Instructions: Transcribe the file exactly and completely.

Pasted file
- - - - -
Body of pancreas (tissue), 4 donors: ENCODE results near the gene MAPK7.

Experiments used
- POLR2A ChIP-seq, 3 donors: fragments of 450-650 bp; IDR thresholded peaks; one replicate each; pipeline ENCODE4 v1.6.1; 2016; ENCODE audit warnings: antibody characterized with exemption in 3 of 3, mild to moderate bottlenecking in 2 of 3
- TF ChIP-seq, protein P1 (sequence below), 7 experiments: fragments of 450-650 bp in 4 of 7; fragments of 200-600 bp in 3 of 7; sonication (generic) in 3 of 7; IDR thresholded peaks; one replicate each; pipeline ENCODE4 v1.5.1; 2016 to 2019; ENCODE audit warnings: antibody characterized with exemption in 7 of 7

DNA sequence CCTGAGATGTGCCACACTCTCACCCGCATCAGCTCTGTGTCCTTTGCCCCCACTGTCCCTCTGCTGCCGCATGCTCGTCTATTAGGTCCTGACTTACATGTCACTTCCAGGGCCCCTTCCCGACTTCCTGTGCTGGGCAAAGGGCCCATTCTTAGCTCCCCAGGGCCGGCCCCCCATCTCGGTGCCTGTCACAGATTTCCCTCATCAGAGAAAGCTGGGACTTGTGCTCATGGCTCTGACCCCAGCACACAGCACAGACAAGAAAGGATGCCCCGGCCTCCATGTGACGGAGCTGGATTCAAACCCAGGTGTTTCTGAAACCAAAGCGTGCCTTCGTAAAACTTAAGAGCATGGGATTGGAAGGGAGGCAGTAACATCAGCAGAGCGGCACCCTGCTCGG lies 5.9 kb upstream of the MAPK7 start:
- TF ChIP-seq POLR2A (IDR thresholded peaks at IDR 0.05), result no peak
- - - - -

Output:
Body of pancreas (tissue), 4 donors: ENCODE results near the gene MAPK7.

Experiments used
- POLR2A ChIP-seq, 3 donors: fragments of 450-650 bp; IDR thresholded peaks; one replicate each; pipeline ENCODE4 v1.6.1; 2016; ENCODE audit warnings: antibody characterized with exemption in 3 of 3, mild to moderate bottlenecking in 2 of 3
- TF ChIP-seq, protein P1 (sequence below), 7 experiments: fragments of 450-650 bp in 4 of 7; fragments of 200-600 bp in 3 of 7; sonication (generic) in 3 of 7; IDR thresholded peaks; one replicate each; pipeline ENCODE4 v1.5.1; 2016 to 2019; ENCODE audit warnings: antibody characterized with exemption in 7 of 7

DNA sequence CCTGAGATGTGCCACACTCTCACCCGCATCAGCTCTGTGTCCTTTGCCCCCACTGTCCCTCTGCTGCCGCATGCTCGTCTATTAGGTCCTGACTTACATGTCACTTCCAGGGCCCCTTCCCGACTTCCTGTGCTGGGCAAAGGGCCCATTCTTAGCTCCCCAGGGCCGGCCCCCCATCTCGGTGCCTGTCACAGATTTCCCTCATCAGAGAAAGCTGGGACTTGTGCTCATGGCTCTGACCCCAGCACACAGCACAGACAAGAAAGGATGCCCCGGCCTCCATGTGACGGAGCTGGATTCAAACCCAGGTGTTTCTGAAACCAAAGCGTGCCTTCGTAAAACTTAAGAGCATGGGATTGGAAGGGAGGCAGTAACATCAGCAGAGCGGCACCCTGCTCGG lies 5.9 kb upstream of the MAPK7 start:
- TF ChIP-seq POLR2A (IDR thresholded peaks at IDR 0.05), result no peak